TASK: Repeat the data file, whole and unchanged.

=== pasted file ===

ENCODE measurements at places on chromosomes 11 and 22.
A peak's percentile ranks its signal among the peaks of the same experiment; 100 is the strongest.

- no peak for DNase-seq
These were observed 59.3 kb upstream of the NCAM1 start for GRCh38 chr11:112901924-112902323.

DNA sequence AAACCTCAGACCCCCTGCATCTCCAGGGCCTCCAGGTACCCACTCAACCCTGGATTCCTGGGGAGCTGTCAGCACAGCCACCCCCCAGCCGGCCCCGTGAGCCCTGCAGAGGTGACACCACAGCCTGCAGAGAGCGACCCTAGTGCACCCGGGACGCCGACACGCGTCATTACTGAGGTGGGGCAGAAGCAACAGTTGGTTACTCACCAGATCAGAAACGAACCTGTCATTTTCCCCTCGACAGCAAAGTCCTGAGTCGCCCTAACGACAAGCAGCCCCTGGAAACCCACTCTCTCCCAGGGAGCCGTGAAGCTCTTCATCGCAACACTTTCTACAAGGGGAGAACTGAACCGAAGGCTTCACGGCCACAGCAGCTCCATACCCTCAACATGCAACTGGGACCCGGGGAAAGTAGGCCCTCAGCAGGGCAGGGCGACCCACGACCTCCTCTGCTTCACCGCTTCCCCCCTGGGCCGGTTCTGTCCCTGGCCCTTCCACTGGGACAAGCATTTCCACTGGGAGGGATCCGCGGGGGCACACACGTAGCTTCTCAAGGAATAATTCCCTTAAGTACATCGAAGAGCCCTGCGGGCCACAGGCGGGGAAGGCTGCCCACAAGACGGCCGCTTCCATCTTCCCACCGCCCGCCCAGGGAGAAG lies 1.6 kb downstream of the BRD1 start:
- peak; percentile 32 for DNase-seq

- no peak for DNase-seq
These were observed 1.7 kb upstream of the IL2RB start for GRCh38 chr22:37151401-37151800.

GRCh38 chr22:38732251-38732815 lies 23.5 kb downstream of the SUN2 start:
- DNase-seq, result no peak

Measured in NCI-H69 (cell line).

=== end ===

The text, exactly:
ENCODE measurements at places on chromosomes 11 and 22.
A peak's percentile ranks its signal among the peaks of the same experiment; 100 is the strongest.

- no peak for DNase-seq
These were observed 59.3 kb upstream of the NCAM1 start for GRCh38 chr11:112901924-112902323.

DNA sequence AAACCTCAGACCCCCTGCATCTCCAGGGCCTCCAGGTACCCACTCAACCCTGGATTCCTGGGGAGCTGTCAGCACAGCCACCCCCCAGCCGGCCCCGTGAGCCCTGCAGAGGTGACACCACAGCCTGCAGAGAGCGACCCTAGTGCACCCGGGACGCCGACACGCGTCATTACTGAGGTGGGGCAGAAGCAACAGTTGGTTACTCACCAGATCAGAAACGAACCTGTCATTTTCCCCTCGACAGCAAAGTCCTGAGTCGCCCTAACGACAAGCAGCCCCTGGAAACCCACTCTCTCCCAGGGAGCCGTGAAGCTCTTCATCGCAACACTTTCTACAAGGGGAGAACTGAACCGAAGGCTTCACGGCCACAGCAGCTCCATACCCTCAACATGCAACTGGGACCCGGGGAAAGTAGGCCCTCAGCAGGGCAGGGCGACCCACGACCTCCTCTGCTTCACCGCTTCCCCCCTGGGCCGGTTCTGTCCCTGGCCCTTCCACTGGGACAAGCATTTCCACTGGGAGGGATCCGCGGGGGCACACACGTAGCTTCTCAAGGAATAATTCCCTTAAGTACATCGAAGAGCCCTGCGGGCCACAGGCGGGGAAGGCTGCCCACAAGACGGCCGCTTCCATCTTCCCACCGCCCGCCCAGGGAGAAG lies 1.6 kb downstream of the BRD1 start:
- peak; percentile 32 for DNase-seq

- no peak for DNase-seq
These were observed 1.7 kb upstream of the IL2RB start for GRCh38 chr22:37151401-37151800.

GRCh38 chr22:38732251-38732815 lies 23.5 kb downstream of the SUN2 start:
- DNase-seq, result no peak

Measured in NCI-H69 (cell line).